After attending the Asylum Seekers Prayer Vigil last Friday evening, our family has realised that we know very little on some important social issues, particularly in regard to refugees and asylum seekers. As a family, we are seeking to remedy that, but firstly we need to get more information. Hubby recently attended an evening where some friends from our church are teaching Tamil refugees conversational English. He enjoyed it but realised that we need to find something closer to home (instead of a 45 minute drive away) and something that the whole family can particpate in. There are many social issues in our community and nation and world that we can respond to. This just happens to be the one issue that is most ‘in our face’ at the moment.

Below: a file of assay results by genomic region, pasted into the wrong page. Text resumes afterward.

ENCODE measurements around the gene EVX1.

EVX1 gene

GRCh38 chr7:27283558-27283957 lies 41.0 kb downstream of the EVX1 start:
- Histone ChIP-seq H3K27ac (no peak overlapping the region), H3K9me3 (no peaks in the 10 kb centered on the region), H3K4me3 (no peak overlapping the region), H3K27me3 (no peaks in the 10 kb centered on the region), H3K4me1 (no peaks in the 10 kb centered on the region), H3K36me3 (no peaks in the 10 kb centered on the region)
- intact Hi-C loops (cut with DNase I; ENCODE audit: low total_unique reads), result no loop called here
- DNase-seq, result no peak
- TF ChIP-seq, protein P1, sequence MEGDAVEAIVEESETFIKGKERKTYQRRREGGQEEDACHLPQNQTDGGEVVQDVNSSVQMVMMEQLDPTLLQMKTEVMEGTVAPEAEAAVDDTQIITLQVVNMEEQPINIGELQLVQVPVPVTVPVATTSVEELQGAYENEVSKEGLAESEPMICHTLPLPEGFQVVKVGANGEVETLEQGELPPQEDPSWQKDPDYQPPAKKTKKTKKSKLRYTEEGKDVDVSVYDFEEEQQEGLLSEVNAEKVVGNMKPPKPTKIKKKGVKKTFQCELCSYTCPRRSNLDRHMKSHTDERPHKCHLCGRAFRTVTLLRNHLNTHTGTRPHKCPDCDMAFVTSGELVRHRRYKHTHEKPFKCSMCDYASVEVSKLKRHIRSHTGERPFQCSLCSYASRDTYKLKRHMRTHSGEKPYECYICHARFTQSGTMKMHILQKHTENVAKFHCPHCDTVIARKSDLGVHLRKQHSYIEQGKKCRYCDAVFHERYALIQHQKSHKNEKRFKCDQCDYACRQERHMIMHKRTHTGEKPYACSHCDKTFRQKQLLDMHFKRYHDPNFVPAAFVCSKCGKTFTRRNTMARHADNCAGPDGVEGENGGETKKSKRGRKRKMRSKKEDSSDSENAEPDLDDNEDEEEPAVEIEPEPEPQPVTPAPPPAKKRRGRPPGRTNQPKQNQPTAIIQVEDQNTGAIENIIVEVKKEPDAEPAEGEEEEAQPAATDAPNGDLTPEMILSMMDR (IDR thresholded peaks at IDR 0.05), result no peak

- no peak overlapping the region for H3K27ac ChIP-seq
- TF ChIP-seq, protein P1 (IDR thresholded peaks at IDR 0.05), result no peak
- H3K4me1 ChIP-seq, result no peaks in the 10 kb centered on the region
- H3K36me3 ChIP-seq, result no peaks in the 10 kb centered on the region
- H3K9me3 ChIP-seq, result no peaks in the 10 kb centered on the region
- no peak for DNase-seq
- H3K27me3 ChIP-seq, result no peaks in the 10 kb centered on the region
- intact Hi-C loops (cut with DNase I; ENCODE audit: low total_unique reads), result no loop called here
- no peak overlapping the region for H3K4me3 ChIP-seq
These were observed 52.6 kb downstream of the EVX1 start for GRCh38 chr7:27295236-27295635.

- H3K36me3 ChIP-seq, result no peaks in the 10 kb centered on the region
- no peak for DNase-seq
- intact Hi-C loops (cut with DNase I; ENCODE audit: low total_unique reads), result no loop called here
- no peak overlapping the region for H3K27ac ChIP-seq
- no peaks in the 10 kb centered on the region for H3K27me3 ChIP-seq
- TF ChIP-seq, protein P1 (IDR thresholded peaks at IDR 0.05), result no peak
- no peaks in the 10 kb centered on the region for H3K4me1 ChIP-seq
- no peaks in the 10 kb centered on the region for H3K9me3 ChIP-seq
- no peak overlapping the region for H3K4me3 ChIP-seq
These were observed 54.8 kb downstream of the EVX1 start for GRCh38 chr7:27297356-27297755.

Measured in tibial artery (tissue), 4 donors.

A lovely reader of my blog sent me this article that was taken from the Australian Prayer Network email. The Anglican Archbishops in Australia have called for more humane treatment of refugees, particularly children in detention. The Archbishops have released the following statement deploring the fact that recent figures suggest that around a thousand children are in Australian sponsored detention. The following paragraph highlights their concern.